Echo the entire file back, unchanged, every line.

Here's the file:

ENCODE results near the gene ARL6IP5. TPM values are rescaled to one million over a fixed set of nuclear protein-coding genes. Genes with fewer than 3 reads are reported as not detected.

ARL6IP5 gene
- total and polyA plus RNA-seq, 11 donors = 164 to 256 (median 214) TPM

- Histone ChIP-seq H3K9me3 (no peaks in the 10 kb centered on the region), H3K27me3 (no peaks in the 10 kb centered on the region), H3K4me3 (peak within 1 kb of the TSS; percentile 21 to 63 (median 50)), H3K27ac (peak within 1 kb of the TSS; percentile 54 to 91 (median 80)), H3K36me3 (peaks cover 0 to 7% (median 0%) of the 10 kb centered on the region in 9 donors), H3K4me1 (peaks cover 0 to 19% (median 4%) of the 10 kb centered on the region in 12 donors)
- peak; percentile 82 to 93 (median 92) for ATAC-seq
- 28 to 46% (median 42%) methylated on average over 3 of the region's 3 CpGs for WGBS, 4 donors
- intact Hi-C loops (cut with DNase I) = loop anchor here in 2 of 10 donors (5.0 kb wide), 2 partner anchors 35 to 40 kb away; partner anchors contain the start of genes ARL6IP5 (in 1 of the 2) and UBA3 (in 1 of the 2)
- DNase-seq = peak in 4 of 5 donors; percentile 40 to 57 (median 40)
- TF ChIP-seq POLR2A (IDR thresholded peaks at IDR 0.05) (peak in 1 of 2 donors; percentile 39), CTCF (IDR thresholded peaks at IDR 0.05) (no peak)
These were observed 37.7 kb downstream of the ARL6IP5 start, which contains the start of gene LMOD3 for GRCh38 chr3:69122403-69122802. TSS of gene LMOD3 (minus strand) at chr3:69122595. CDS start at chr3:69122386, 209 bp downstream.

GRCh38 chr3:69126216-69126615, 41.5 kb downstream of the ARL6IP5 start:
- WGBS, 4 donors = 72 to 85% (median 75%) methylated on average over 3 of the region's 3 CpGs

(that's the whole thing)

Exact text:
ENCODE results near the gene ARL6IP5. TPM values are rescaled to one million over a fixed set of nuclear protein-coding genes. Genes with fewer than 3 reads are reported as not detected.

ARL6IP5 gene
- total and polyA plus RNA-seq, 11 donors = 164 to 256 (median 214) TPM

- Histone ChIP-seq H3K9me3 (no peaks in the 10 kb centered on the region), H3K27me3 (no peaks in the 10 kb centered on the region), H3K4me3 (peak within 1 kb of the TSS; percentile 21 to 63 (median 50)), H3K27ac (peak within 1 kb of the TSS; percentile 54 to 91 (median 80)), H3K36me3 (peaks cover 0 to 7% (median 0%) of the 10 kb centered on the region in 9 donors), H3K4me1 (peaks cover 0 to 19% (median 4%) of the 10 kb centered on the region in 12 donors)
- peak; percentile 82 to 93 (median 92) for ATAC-seq
- 28 to 46% (median 42%) methylated on average over 3 of the region's 3 CpGs for WGBS, 4 donors
- intact Hi-C loops (cut with DNase I) = loop anchor here in 2 of 10 donors (5.0 kb wide), 2 partner anchors 35 to 40 kb away; partner anchors contain the start of genes ARL6IP5 (in 1 of the 2) and UBA3 (in 1 of the 2)
- DNase-seq = peak in 4 of 5 donors; percentile 40 to 57 (median 40)
- TF ChIP-seq POLR2A (IDR thresholded peaks at IDR 0.05) (peak in 1 of 2 donors; percentile 39), CTCF (IDR thresholded peaks at IDR 0.05) (no peak)
These were observed 37.7 kb downstream of the ARL6IP5 start, which contains the start of gene LMOD3 for GRCh38 chr3:69122403-69122802. TSS of gene LMOD3 (minus strand) at chr3:69122595. CDS start at chr3:69122386, 209 bp downstream.

GRCh38 chr3:69126216-69126615, 41.5 kb downstream of the ARL6IP5 start:
- WGBS, 4 donors = 72 to 85% (median 75%) methylated on average over 3 of the region's 3 CpGs